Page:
In this work we analyze the security of the most prominent hash-based OTS, Lamport’s scheme, its optimized variant, and WOTS, under different kinds of two-message attacks. Interestingly, it turns out that the schemes are still secure under two message attacks, asymptotically. However, this does not imply anything for typical parameters. Our results show that for Lamport’s scheme, security only slowly degrades in the relevant attack scenarios and typical parameters are still somewhat secure, even in case of a two-message attack. As we move on to optimized Lamport and its generalization WOTS, security degrades faster and faster, and typical parameters do not provide any reasonable level of security under two-message attacks.
Leon Groot Bruinderink, Andreas Hülsing



Low-Communication Parallel Quantum Multi-Target Preimage Search

The most important pre-quantum threat to AES-128 is the 1994 van Oorschot–Wiener “parallel rho method”, a low-communication parallel pre-quantum multi-target preimage-search algorithm. This algorithm uses a mesh of p small processors, each running for approximately \(2^{128}\!/pt\) fast steps, to find one of t independent AES keys \(k_1,\dots ,k_t\), given the ciphertexts for a shared plaintext 0.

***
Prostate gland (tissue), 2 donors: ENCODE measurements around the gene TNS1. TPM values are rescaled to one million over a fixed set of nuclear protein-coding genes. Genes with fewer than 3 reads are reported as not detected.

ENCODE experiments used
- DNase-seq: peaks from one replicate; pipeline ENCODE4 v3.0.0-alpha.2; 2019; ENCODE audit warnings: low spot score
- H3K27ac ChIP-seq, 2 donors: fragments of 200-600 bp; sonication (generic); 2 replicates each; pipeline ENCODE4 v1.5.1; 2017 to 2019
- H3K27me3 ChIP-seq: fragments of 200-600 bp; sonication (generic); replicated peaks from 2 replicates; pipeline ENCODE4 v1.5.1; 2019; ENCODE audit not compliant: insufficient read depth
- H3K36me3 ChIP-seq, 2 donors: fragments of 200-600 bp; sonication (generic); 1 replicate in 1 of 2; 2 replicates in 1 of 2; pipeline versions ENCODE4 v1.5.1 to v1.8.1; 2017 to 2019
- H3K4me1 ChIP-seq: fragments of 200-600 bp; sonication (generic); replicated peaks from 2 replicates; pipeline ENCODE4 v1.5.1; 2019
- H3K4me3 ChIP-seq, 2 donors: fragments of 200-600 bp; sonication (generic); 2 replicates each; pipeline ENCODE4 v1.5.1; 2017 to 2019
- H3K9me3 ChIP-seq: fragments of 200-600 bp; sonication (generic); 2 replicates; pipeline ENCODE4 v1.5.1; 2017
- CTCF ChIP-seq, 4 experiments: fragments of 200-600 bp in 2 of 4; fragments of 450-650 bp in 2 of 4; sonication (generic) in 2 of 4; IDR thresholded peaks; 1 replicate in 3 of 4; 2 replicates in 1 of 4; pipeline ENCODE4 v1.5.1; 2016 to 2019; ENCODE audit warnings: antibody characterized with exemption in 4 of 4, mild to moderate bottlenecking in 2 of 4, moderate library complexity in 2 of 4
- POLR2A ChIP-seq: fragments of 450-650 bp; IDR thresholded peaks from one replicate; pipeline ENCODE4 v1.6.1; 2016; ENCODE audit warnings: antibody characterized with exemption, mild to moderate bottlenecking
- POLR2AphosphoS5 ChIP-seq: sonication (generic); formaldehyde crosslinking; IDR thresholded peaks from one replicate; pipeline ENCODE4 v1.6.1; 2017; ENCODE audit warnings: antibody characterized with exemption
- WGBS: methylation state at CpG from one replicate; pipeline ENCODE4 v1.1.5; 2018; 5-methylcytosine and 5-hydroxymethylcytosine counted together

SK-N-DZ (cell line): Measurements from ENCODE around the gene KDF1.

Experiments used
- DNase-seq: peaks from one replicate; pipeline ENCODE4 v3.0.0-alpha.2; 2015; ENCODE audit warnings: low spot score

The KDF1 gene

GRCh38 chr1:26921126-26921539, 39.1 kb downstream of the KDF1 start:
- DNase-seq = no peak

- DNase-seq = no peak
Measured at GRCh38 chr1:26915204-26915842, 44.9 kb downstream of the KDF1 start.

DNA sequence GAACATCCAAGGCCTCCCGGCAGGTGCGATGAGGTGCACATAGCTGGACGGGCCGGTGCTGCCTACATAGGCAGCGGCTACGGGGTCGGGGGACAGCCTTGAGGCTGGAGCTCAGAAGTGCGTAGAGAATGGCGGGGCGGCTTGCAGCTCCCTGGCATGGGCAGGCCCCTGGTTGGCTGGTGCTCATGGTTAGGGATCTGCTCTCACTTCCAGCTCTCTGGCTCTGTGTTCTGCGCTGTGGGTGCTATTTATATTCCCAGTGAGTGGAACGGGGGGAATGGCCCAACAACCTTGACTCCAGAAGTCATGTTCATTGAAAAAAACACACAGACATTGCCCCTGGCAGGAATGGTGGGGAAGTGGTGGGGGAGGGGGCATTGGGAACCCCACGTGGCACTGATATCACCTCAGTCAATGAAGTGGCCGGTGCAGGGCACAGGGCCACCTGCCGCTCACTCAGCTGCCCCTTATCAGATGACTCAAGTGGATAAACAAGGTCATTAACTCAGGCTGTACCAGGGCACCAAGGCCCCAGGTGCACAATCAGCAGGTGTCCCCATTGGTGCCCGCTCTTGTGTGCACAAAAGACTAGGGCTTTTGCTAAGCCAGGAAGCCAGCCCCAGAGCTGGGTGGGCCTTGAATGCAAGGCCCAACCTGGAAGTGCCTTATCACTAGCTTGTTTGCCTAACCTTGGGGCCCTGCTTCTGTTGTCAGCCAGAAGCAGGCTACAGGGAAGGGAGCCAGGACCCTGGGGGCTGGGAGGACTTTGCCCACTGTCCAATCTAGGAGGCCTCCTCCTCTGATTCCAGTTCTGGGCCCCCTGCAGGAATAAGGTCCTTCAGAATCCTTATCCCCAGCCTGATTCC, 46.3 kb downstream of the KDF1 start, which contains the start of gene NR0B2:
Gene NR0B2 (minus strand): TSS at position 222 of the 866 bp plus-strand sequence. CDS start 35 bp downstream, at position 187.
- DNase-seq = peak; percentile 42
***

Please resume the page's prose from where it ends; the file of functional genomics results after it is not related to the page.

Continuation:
NIST has claimed a high post-quantum security level for AES-128, starting from the following rationale: “Grover’s algorithm requires a long-running serial computation, which is difficult to implement in practice. In a realistic attack, one has to run many smaller instances of the algorithm in parallel, which makes the quantum speedup less dramatic.” NIST has also stated that resistance to multi-key attacks is desirable; but, in a realistic parallel setting, a straightforward multi-key application of Grover’s algorithm costs more than targeting one key at a time.